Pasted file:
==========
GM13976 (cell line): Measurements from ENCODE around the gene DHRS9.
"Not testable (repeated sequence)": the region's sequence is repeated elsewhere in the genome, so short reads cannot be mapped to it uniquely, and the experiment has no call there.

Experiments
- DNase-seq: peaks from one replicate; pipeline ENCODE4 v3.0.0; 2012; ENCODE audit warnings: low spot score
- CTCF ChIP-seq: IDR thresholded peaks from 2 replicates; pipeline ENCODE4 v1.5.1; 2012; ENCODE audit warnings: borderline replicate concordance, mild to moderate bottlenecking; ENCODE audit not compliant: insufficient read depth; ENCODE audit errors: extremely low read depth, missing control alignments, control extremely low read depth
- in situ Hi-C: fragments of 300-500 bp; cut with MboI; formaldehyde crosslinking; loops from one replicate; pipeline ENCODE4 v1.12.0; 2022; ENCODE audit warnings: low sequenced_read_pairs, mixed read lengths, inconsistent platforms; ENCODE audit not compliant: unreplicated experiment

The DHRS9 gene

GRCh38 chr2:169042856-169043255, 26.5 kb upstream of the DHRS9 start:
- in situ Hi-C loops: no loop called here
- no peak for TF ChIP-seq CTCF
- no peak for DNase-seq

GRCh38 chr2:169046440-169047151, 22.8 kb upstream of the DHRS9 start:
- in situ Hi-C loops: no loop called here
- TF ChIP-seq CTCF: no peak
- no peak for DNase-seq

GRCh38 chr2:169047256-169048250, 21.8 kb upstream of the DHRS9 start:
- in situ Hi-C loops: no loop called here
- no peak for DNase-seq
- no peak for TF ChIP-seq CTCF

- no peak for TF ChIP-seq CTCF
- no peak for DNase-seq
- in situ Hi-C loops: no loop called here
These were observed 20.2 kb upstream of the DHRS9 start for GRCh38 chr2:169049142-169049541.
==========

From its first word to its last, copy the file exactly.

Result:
GM13976 (cell line): Measurements from ENCODE around the gene DHRS9.
"Not testable (repeated sequence)": the region's sequence is repeated elsewhere in the genome, so short reads cannot be mapped to it uniquely, and the experiment has no call there.

Experiments
- DNase-seq: peaks from one replicate; pipeline ENCODE4 v3.0.0; 2012; ENCODE audit warnings: low spot score
- CTCF ChIP-seq: IDR thresholded peaks from 2 replicates; pipeline ENCODE4 v1.5.1; 2012; ENCODE audit warnings: borderline replicate concordance, mild to moderate bottlenecking; ENCODE audit not compliant: insufficient read depth; ENCODE audit errors: extremely low read depth, missing control alignments, control extremely low read depth
- in situ Hi-C: fragments of 300-500 bp; cut with MboI; formaldehyde crosslinking; loops from one replicate; pipeline ENCODE4 v1.12.0; 2022; ENCODE audit warnings: low sequenced_read_pairs, mixed read lengths, inconsistent platforms; ENCODE audit not compliant: unreplicated experiment

The DHRS9 gene

GRCh38 chr2:169042856-169043255, 26.5 kb upstream of the DHRS9 start:
- in situ Hi-C loops: no loop called here
- no peak for TF ChIP-seq CTCF
- no peak for DNase-seq

GRCh38 chr2:169046440-169047151, 22.8 kb upstream of the DHRS9 start:
- in situ Hi-C loops: no loop called here
- TF ChIP-seq CTCF: no peak
- no peak for DNase-seq

GRCh38 chr2:169047256-169048250, 21.8 kb upstream of the DHRS9 start:
- in situ Hi-C loops: no loop called here
- no peak for DNase-seq
- no peak for TF ChIP-seq CTCF

- no peak for TF ChIP-seq CTCF
- no peak for DNase-seq
- in situ Hi-C loops: no loop called here
These were observed 20.2 kb upstream of the DHRS9 start for GRCh38 chr2:169049142-169049541.